Slate's Kim Iskyan has had a couple of good articles on this subject; here is the most essential on the subject.
The Onion AV Club has its annual "Least Essential Albums" feature up this week, and it is hilarious as always. Categories include "Least Essential Album by a Pro Wrestler" and the ever-popular "Least Essential Album with 'Essential' in the Title" (which this year goes to "The Essential Stabbing Westward").

Monday, December 08, 2003

Here's a good find: the featured short story on McSweeney's today is a fragmenty thing by Charles Baxter called "Seven Failures by Lunchtime."

And a little oral history of the new one-billion-page William Vollmann book here.
Oh, yes, and one other thing happened this weekend: my hard drive may or may not have crashed. Today after work I will attempt to rescue it by reinstalling Windows & doing all the shit you do when it seems like you're having hard drive troubles... Computers are like cars...if my computer were a car, it would be one I got used and have since added many thousands of miles to. We'll see what happens. Everything important is backed up.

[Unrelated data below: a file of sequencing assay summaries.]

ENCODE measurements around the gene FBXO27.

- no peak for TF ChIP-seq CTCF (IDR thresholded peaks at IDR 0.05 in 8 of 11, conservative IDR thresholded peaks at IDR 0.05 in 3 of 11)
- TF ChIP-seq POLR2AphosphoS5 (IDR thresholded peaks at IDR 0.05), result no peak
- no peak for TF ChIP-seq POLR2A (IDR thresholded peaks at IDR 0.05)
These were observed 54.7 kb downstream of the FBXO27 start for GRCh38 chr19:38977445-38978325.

Eventful weekend! Saw Soul Position, ate jambalaya, wrote a CD review, watched the great first three hours of Angels in America and unexpectedly hosted a friend last night. I haven't been blogging much lately, but perhaps things'll pick up.

Thursday, December 04, 2003

Check out my interview with Soul Position, which is the cover story of this week's Alive. I'm really pleased with the way it turned out. See also my review of the new CD from Biz Markie.

Wednesday, December 03, 2003

Let's take some standard boilerplate on hip-hop & imagine it had been written about guitar-based rock music: "Contrary to death metal's endless blabbing about Satan-worshipping, Coldplay's love songs are a refreshing change-of-pace." Or, "While mainstream rockers keep rehashing the same old love songs, the Strokes' stand out by..."

See the problem here? These are meaningless statements--they're either apple/orange comparisons or they make a straw man out of unnamed "mainstream" artists.

Yet literally hundreds of journalists routinely write about independent hip-hop the way this unnamed journalist did: "Boston's Akrobatik is part of new breed of hip-hop emcees positioned as polar opposites to mainstream rap's braggadocio and endless blabbing about the bling-bling."

To hold a C-grade underground emcee like Akrobatik as superior to all of mainstream rap boggles the mind, first of all. But besides never-to-be-discounted journalistic laziness, I think the reason statements like this pervade writing on hip-hop is that a lot of rock critics still can't quite bring themselves to treat it as a real art form. If rappers are praised, it is as an exception to the rule, which is that rap is shallow, materialistic, facelessly generic pop music.